INVADERS FROM OUTSIDE (2)
September 17, 2023
J. Schlossel’s first story, “Invaders from Outside,” appeared in the January 1925 issue of Weird Tales. It was one of only six stories that he’d publish. SF historians agree that — with its solar system of inhabited planets, a council of worlds, and a space battle between fleets of ships — the story is an early example of “space opera.” HiLoBooks is pleased to serialize it here for HILOBROW’s readers.
The very first trip from Mars was to the Moon, which circled the barbarous planet, Earth. Those intrepid Martian explorers expected to throw their lives away when they shot up into the absolute void of space. They never thought that they would return. And their folk waited season in and season out; still they did not hear from them. Years after all hope had been abandoned their craft was sighted in the clear sky. They were returning at last.
The Martians crowded around that ship after the initial shock and roar of its landing was past. As the captain stepped out of his frail craft he was cheered again and again by the admiring populace. Twenty had started out on that first trip into the infinite, yet only seven others besides
the captain dragged themselves wearily on to the Martian soil. The other twelve lay buried in a strange world. They had for the most part succumbed to the frightful rigors of the trip over.
Their folk begged them, then and there, to toll of the terrible hardships and dangers that they must have gone through. Those daring pioneers first rested, and then they began their strange tales. That they were thickly garnished with wild imaginings was suspected, but no one then could tell positively.
The travelers told of the wonderful feeling of lightness that pervaded them as they stepped out of their vehicle; of the Moon’s strange vegetation, the great scarlet blossoms that were far larger than any vegetation on Mars. They described the smooth, unbroken plains: the great cities that dotted the lunar landscape; the civilization there that was even older than their own. They recounted in each detail the immense throngs that came to greet them; the perfect hospitality of the Moon dwellers; the genuine welcome.
They next told of the homesickness that had engulfed them and their inability to leave because they were short-handed. More than half of the crew had died and they could not work their vessel back. They had made many friends while they had sojourned there. They told their hosts of their yearning to return to their native soil and the reason why they could not. Their hosts volunteered to help them work their vessel back, and showered them with gifts when they took leave, and invited them to return.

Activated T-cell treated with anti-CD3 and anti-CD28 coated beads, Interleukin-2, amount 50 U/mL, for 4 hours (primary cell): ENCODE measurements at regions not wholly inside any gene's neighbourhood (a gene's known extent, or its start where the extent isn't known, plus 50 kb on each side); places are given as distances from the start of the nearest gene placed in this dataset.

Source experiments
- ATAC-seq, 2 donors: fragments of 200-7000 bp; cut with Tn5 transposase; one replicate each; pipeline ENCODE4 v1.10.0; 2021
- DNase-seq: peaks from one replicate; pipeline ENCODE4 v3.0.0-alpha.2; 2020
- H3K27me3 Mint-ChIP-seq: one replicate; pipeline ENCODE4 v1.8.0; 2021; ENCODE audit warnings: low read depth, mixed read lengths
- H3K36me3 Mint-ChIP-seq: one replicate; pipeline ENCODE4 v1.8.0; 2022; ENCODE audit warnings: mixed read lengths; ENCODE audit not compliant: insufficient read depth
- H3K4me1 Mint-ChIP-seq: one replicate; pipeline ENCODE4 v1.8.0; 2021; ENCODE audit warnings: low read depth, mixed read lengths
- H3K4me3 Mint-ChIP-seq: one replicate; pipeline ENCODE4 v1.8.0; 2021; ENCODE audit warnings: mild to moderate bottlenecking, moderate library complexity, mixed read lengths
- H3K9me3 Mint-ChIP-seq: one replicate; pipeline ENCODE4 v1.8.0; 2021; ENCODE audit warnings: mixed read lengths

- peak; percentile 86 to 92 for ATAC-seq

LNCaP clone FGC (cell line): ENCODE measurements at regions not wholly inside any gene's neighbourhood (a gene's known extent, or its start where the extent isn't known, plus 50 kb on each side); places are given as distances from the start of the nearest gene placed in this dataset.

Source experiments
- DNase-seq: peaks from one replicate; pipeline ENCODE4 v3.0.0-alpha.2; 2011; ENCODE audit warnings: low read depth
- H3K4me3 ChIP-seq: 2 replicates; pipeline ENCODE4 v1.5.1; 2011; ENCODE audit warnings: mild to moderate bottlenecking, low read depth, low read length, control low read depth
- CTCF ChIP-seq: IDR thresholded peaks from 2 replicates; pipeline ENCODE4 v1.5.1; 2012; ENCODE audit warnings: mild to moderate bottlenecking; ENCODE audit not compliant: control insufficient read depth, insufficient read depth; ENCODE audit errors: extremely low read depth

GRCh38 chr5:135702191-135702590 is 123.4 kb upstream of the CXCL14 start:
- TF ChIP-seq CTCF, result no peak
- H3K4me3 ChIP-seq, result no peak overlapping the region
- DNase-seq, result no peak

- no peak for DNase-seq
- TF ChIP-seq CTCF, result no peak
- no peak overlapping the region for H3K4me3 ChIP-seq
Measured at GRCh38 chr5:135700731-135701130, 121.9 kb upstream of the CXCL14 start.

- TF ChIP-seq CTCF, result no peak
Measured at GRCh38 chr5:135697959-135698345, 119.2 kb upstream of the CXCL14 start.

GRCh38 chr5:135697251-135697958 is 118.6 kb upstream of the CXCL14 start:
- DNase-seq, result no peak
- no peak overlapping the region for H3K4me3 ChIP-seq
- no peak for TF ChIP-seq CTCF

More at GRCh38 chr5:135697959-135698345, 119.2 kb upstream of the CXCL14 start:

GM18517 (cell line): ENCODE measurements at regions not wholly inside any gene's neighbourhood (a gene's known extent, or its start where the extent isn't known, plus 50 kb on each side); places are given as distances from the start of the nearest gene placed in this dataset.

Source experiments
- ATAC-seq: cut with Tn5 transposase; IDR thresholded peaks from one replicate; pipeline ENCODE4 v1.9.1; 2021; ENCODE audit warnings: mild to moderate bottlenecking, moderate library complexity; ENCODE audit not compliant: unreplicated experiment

When these first voyagers had told their tales and exhibited metals that were considered almost priceless on their own planet, but which could be had in any quantity on the Moon, their tale so fired the adventurous Martians that there was a stampede to sign on for the proposed expedition that their government, was undertaking.
Other explorers started out in the direction of No. 5. They found the inhabitants there as far advanced as they were, but along different lines. The inhabitants of No. 5 were esthetic, pleasure-loving and beauty-loving creatures.
Others went still farther out, to Jupiter and the Jovian system of habitated moons. Everywhere they found civilizations almost equal to their own. They returned to Mars, their home. They had been received with hospitality everywhere, and treated with the respect due to an envoy from one world to another.
The government of Mars entered into a trade compact with the governments of the other worlds. The situation on Mars prior to the return of the first exploring expedition had been critical. The local markets had been overcrowded, and to avoid grave industrial crises it had been absolutely necessary that new markets be found at once.
After the return of the explorers the traders started out. They went in droves. They went almost to the limits of the solar system to obtain markets for their surplus products. That they had found new markets and kept them could be proved by the enormous traffic that each world now carried on with the others. The ancient method of transportation, those old ships propelled by the rocket discharge principle, were too slow. Why, their limit of speed was only about twenty thousand miles an hour. So slow! It took their ancient ancestors from one to eight Martian years to make one round trip. Compared to the modern almost instantaneous method of wireless transmission of solid matter, the rocket-propelled ships were slow and crude.